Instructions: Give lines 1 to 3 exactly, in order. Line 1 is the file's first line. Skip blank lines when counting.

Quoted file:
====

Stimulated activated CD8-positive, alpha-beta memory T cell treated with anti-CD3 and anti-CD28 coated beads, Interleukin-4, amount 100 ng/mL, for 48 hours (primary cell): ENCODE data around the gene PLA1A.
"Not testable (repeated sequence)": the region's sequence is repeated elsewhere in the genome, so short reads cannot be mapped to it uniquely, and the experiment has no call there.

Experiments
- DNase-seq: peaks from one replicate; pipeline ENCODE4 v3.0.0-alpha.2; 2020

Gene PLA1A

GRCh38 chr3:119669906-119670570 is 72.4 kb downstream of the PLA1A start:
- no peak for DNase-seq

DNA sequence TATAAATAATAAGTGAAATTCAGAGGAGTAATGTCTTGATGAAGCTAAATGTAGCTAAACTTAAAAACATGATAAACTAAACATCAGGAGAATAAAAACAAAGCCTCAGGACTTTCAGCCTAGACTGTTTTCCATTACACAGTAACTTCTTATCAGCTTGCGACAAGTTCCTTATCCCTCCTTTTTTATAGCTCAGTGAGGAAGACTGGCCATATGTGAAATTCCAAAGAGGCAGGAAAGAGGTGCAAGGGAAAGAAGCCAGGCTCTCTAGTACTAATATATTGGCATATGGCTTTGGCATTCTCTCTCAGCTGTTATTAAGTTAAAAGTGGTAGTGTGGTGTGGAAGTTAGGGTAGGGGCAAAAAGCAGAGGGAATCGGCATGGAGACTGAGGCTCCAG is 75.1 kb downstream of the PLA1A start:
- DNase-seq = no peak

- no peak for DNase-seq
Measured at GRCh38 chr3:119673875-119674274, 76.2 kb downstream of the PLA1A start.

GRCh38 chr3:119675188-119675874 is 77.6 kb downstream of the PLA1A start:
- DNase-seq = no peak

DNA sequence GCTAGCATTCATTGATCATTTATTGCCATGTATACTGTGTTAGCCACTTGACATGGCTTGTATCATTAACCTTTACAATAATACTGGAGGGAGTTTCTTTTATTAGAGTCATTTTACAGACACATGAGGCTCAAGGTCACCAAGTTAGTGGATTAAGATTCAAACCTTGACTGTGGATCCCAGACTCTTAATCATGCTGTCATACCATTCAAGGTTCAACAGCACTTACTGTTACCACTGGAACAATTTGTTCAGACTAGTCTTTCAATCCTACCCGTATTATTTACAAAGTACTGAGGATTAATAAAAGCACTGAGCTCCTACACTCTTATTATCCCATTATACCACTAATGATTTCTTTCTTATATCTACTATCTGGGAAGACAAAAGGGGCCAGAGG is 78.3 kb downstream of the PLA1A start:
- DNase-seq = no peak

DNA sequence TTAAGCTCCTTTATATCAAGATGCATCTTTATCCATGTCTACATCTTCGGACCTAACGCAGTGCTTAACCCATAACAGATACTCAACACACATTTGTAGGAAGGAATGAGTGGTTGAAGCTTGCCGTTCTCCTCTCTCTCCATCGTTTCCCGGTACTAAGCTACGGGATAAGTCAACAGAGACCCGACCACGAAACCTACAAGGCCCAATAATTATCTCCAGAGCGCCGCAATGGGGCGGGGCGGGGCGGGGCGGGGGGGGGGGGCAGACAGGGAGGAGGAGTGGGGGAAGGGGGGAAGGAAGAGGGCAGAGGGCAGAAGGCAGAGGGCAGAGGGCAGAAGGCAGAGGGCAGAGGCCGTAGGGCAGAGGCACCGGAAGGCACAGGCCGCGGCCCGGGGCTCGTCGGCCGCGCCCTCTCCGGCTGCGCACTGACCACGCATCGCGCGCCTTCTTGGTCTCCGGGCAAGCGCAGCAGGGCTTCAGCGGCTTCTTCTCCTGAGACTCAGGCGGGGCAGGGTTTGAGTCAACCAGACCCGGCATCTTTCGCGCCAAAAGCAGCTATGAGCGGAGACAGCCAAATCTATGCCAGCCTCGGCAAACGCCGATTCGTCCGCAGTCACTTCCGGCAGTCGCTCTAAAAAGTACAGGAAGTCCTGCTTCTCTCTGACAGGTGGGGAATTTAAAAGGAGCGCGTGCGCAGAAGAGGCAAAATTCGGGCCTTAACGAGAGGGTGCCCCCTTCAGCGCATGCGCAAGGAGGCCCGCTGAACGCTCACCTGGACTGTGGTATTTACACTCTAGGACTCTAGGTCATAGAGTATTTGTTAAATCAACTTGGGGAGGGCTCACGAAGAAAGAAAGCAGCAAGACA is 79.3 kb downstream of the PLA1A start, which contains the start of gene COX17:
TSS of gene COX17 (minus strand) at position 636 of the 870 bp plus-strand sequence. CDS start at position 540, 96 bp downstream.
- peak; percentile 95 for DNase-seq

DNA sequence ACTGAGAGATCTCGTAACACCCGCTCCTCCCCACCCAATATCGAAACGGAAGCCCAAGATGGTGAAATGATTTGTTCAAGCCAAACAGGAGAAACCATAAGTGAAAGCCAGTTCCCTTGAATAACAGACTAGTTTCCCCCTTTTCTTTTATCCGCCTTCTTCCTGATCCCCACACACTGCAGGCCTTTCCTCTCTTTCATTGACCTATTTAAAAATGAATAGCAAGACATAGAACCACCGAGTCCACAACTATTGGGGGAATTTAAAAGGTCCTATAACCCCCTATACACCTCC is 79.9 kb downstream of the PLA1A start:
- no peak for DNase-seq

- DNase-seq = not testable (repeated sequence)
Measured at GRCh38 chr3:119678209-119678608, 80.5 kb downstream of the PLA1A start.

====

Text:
Stimulated activated CD8-positive, alpha-beta memory T cell treated with anti-CD3 and anti-CD28 coated beads, Interleukin-4, amount 100 ng/mL, for 48 hours (primary cell): ENCODE data around the gene PLA1A.
"Not testable (repeated sequence)": the region's sequence is repeated elsewhere in the genome, so short reads cannot be mapped to it uniquely, and the experiment has no call there.

Experiments